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age 35
visits member for 3 years, 3 months
seen Oct 30 at 20:39

i am a nonbeliever, though i grew up in a fundamentalist christian home. i live in a very religious part of the US, and most of my peeps are christians. and the psych, anthropology, history and politics of christianity & other religions are super fascinating. so i need to continue to learn about this stuff...


Sep
14
revised Does Christianity have any dietary guidelines?
update, thanks warren
Sep
14
asked Does Christianity have any dietary guidelines?
Sep
9
awarded  Nice Question
Sep
6
comment Prominent Theologians' answer to: What is “The Parable of the Shrewd Manager” about?
it has to be significant that for all my years of sunday school, awana, etc, i have no memory of this story at all (unlike prodigal son and other known parables) -- maybe you aren't the only one who finds it too odd to figure it out!
Sep
6
comment Adam and Eve versus ecology
Jonathon, you (and many others) are seriously misinterpreting the nature of this kind of research. Several different genes have been traced back to a likely single original ancestor -- but for each gene, that original ancestor is certainly not the same as for some other gene, nor even living within the same 10k year period. Another angle on this is that if you trace back to a time when there were just a few thousand modern humans in a small geographic area, then chances are good that many of them have passed genes onto all of us -- that's what natural selection would make us expect.
Sep
5
accepted What is the most basic Biblical understanding of the nature of the firmament?
Sep
5
awarded  Commentator
Sep
5
comment What is the most basic Biblical understanding of the nature of the firmament?
not looking to discredit, just looking for other angles on the concept. but i don't think that would add additional evidence anymore than multiple cultures having elf/trolls or dragons adds evidence to those tales.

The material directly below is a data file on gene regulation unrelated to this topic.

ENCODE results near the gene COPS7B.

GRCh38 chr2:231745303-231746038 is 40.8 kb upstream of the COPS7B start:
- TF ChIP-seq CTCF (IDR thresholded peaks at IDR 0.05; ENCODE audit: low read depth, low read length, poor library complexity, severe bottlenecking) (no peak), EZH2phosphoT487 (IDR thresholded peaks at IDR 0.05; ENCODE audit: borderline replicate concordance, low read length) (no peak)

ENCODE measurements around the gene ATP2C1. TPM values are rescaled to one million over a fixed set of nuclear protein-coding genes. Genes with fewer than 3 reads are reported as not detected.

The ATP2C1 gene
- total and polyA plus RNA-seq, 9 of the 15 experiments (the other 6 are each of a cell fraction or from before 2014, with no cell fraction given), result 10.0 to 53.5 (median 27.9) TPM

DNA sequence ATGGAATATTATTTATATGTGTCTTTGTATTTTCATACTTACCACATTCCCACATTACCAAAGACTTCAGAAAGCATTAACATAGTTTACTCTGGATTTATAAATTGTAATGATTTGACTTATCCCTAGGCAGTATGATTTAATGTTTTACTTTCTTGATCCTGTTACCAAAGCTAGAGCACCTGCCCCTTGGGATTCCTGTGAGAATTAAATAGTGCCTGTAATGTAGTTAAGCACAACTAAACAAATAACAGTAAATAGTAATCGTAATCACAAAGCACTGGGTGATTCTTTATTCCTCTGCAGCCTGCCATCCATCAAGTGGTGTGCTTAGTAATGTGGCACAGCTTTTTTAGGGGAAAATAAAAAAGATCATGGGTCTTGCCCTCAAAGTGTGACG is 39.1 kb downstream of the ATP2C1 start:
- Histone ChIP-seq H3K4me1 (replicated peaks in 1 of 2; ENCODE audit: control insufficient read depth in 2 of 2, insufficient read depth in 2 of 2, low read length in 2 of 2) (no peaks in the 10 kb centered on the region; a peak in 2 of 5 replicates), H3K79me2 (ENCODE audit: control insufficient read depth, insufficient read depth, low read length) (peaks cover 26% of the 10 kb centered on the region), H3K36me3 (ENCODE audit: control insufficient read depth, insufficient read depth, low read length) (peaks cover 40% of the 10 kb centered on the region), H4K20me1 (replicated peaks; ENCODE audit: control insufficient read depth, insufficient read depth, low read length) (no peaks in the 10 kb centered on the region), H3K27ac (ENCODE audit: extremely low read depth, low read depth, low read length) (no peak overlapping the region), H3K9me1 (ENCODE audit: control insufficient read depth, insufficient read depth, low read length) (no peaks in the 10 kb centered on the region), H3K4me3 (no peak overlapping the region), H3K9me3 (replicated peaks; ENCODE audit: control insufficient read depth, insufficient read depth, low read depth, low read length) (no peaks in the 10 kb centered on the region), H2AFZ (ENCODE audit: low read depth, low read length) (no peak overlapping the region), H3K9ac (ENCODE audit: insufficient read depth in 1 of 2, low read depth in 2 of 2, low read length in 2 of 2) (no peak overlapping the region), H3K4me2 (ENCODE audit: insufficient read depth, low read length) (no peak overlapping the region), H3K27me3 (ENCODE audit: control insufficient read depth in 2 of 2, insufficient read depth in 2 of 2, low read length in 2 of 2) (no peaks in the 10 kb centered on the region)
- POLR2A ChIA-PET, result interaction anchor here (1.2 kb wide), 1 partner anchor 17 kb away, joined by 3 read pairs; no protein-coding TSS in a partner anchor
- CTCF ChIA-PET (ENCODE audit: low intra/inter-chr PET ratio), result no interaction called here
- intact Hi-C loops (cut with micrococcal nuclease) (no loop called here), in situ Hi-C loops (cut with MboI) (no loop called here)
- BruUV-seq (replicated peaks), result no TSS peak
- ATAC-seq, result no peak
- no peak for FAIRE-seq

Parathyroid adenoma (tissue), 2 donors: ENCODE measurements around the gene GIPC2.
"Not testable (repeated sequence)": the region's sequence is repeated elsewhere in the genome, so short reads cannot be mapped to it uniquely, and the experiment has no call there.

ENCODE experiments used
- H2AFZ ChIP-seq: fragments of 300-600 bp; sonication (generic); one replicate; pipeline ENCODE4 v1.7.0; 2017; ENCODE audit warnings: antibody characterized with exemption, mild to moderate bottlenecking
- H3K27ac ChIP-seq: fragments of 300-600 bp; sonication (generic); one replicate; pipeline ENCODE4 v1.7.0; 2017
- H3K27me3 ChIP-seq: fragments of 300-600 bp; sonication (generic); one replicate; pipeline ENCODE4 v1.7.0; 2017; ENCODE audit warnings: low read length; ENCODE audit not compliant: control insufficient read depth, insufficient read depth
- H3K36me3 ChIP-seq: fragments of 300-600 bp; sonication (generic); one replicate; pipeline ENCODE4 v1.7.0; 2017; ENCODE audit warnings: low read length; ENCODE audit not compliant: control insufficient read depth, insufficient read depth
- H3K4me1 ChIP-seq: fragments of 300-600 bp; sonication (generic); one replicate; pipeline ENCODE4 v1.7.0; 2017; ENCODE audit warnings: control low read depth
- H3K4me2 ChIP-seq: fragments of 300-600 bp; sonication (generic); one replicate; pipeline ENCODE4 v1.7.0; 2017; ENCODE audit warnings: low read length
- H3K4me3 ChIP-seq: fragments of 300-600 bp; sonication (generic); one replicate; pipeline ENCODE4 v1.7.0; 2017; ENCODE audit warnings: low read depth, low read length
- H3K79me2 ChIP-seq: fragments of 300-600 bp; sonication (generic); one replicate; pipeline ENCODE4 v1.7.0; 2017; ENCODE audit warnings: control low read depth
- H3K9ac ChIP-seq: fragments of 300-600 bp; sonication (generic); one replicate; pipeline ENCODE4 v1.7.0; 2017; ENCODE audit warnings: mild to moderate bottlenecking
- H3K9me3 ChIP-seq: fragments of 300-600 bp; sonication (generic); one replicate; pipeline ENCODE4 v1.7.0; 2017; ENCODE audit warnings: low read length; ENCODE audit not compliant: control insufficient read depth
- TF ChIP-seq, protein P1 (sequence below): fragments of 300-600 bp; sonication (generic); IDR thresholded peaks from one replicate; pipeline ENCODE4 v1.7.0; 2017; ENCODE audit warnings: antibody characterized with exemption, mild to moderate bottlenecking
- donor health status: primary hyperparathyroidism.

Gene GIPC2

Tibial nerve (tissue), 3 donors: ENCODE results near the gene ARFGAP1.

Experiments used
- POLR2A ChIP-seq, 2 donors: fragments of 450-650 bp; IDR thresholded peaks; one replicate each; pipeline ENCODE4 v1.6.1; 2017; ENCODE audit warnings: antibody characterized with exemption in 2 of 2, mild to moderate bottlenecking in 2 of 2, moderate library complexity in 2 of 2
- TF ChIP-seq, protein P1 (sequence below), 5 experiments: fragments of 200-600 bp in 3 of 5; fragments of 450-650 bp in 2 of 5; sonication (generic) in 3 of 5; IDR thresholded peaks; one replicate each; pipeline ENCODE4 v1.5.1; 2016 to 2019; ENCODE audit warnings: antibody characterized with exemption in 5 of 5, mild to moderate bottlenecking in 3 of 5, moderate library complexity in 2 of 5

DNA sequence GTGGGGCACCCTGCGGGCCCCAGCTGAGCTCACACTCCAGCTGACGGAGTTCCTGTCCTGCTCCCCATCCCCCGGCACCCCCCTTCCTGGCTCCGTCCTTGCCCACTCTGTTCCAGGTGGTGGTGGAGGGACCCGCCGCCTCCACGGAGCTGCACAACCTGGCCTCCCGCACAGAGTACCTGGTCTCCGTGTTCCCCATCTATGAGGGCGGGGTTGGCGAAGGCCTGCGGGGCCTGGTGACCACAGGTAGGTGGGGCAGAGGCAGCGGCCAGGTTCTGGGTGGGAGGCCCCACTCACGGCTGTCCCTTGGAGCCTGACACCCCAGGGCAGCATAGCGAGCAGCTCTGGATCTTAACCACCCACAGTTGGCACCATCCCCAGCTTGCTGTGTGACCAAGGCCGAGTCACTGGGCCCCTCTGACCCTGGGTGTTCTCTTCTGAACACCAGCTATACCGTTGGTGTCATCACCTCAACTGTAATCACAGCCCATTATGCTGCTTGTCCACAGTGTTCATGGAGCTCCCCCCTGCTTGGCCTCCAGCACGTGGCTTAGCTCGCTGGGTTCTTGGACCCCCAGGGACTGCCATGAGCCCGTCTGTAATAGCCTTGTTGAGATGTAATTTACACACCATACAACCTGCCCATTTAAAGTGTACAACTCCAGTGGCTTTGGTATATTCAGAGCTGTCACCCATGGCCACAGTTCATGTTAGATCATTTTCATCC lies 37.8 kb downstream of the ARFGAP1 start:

Sep
4
comment What is the most basic Biblical understanding of the nature of the firmament?
also interested in if there are related concepts in other ancient middle eastern mythologies, in the same way that there are analogs for angels, demons, flood stories, etc.
Sep
4
comment How is it that an unchanging and omniscient God can have “regret” as He did in Gen 6:7?
... it all adds up to something that sounds like an ancient folk tale that has little or no moral/spiritual lesson to teach. i just can't see how this story could possibly be divinely inspired teaching, to say nothing of being actually true.
Sep
4
comment How is it that an unchanging and omniscient God can have “regret” as He did in Gen 6:7?
it was the puzzle of the story of noah that most influenced me to start questioning my beliefs. beyond the fact that god regrets creating humans (which seems contrary to omniscience as you point out), the story says he commits mass genocide and destroys nearly all humans, which seems deeply contrary to his supposed omnibenevolance. add to that the bizarre pleasure god finds in the smell of burnt meat (seems a bit beneath the alpha and omega), the strange followup story regarding noah's drunkenness, the absolute lack of any physical evidence for a flood...
Sep
4
awarded  Supporter
Sep
4
asked What is the most basic Biblical understanding of the nature of the firmament?
Sep
4
comment How do Christians reconcile God's omnipotence with his omniscience?
as well as omnipresence.
Sep
4
comment How do Christians reconcile God's omnipotence with his omniscience?
I don't think that the "power" part of omnipotence makes any sense beyond it's application to events in a temporal spectrum. What is power if it isn't the ability to change events from their current course, and what is change if it isn't in time?
Sep
4
awarded  Editor
Sep
4
asked How do Christians reconcile God's omnipotence with his omniscience?
Sep
4
awarded  Scholar
Sep
4
awarded  Popular Question
Sep
3
awarded  Good Question